Keywords : gestational diabetes mellitus; β-cell function; homeostasis model assessment; disposition index


  • 1. Barbour, L. A. et al. Cellular mechanisms for insulin resistance in normal pregnancy and gestational diabetes. - Diabetes Care, 30, 2007, (Suppl. 2), S112-S119.CrossrefWeb of ScienceGoogle Scholar

  • 2. Basu , R. et al. Mechanisms of age-associated determination in glucose tolerance, contribution of alterations in insulin secretion, action and clearance. - Diabetes, 52, 2003, 1738-1748.PubMedGoogle Scholar

  • 3. Bergman , R. N., L. S. Phillips et C. Cobelli. Physiologic evaluation of factors controlling glucose tolerance in man: measurement of insulin sensitivity and β-cell glucose sensitivity from the response to intravenous glucose. - J. Clin. Invest., 68, 1981, № 68, 1456-1467.Google Scholar

  • 4. Buchanan , T. A. Pancreatic Β-cell defects in gestational diabetes: implications for the pathogenesis and prevention of type 2 diabetes. - J. Clin. Endocrinol. Metab., 86, 2001, 989-993. Google Scholar

  • 5. Buchanan , T. A. et A. H. Xiang. Gestational diabetes mellitus. - J. Clin. Invest., 115, 2005, 485-491.Google Scholar

  • 6. Buchanan , А. T., A. H. Xiang, L. K. Siri et R. Watanabe. What is gestational diabetes? - Diabetes Care., 30, 2007, № 2, 105-111.Google Scholar

  • 7. Buchanan , T. A. et al. Preservation of pancreatic β-cell function and prevention of type 2 diabetes by pharmacological treatment of insulin resistance in high-risk Hispanic women. - Diabetes, 51, 2002, 2796-2803.PubMedGoogle Scholar

  • 8. Catalano , P. M. et al. Longitudinal changes in glucose metabolism during pregnancy in obese women with normal glucose tolerance and gestational diabetes mellitus. - Am. J. Obstet. Gynecol., 180, 1999, 903-916.Google Scholar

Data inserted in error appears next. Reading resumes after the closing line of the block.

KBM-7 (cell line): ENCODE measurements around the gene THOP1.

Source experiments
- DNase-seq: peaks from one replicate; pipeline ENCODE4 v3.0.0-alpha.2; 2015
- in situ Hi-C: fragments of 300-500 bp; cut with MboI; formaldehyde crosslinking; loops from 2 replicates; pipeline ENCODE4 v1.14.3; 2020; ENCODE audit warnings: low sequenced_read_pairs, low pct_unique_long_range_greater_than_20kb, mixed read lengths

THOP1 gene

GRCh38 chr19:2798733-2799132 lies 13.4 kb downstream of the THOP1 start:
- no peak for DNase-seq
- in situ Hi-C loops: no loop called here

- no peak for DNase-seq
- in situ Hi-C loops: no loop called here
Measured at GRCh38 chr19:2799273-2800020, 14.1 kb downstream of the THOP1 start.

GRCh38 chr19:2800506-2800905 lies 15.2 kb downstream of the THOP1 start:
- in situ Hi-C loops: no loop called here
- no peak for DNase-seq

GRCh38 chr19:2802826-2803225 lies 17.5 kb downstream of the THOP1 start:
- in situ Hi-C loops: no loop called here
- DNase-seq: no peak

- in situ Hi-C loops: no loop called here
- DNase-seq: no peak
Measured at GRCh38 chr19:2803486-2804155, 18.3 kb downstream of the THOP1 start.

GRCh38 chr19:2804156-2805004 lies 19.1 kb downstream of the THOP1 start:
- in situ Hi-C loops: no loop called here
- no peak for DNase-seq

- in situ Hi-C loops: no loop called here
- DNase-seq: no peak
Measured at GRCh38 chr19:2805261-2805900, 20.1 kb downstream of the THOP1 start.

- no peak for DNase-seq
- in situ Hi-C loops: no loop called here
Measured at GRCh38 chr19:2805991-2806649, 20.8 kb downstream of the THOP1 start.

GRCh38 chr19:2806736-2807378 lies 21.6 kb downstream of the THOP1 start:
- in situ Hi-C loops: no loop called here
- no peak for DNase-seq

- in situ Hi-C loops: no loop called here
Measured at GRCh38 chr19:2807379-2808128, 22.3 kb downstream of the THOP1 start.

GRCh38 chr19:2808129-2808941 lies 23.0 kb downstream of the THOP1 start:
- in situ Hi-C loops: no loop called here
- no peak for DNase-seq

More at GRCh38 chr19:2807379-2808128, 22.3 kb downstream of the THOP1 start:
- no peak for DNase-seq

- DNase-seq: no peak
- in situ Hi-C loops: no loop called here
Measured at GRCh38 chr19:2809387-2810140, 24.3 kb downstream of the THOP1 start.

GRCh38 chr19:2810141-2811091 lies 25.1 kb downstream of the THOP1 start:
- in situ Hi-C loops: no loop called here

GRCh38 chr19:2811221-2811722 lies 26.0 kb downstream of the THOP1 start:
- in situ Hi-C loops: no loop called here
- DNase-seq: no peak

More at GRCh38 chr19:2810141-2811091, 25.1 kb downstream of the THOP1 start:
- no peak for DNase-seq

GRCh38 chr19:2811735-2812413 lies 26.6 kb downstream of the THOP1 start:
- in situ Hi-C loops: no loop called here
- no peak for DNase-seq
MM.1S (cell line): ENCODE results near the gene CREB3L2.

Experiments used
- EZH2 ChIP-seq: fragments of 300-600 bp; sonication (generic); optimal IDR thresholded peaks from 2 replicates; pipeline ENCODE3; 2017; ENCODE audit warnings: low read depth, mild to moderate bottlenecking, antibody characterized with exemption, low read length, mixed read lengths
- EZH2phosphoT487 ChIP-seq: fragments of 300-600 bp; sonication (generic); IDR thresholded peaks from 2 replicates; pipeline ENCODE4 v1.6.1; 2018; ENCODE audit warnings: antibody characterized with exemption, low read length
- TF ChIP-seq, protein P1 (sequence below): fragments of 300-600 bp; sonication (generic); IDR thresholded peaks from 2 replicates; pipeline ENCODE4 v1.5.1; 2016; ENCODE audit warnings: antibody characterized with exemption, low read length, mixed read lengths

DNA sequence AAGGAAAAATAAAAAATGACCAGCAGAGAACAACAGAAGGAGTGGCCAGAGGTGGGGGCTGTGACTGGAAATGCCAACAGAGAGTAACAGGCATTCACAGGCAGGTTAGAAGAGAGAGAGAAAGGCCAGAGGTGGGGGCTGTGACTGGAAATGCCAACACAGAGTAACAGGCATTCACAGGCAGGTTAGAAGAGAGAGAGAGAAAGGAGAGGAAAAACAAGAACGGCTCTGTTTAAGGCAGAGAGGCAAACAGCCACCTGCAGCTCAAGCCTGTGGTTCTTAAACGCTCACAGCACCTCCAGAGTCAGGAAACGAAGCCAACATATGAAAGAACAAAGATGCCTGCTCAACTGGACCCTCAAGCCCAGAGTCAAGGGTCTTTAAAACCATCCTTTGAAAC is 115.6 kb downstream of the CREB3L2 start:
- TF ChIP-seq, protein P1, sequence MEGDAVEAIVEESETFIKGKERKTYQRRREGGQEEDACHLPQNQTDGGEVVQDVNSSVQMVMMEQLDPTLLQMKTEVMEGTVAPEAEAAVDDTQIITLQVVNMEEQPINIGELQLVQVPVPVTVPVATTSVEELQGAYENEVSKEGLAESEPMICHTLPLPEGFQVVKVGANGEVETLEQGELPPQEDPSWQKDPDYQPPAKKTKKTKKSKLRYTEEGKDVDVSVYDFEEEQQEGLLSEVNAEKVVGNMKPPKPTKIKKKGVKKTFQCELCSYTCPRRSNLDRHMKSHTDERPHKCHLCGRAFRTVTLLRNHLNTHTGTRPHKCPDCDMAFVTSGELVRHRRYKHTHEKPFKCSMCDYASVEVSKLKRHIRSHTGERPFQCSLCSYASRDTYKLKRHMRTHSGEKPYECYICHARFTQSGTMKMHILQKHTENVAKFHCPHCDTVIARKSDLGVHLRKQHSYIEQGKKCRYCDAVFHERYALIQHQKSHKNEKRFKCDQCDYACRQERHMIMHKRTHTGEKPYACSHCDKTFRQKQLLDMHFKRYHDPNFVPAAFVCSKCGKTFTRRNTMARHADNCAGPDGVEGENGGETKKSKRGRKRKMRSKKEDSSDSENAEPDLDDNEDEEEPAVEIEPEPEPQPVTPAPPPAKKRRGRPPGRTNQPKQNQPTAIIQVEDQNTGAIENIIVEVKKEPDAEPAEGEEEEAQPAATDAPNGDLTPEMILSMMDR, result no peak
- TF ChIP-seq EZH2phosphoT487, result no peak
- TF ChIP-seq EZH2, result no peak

• 9. Cobelli , C. et al. Assessment of β-cell function in humans, simultaneously with insulin sensitivity and hepatic extraction, from intravenous and oral glucose tests. - Am. J. Physiol. Endocrinol. Metab., 293, 2007, E1-E15.Web of ScienceGoogle Scholar

  • 10. Das , S. M., S. Misra et A. Baliarsihna. Beta-cell function and insulin resistance in pregnancy and their relation to fetal development. - Metab. Syndr. Relat. Disord., 8, 2010, № 1, 25-32.Web of ScienceGoogle Scholar

  • 11. Endo , S. et al. Differences in insulin sensitivity in pregnant women with overweight and gestational diabetes mellitus. - Gynecological Endocrinology, 22, 2006, № 6, 343-349.Google Scholar

  • 12. Ernst , S. et al. Mechanisms in the adaptation of maternal β-cells during pregnancy. - Diabetes Management, 1, 2011, 239-248.CrossrefGoogle Scholar

  • 13. Homko , C. et al. Guenther. Insulin secretion during and after pregnancy in patients with gestational diabetes mellitus. - J. Clin. Endocrinol. Metab., 86, 2001, 568-573.Google Scholar

  • 14. International Association of Diabetes and Pregnancy Study Groups Consensus Panel 2010. - Diabetes Care, 33, 2010, № 3, 676-682.Web of ScienceGoogle Scholar

  • 15. Kahn , S. E. Clinical review 135: the importance of β-cell failure in the development and progression of type 2 diabetes. - J. Clin. Endocrinol. Metab., 86, 2001, 4047-4058.Google Scholar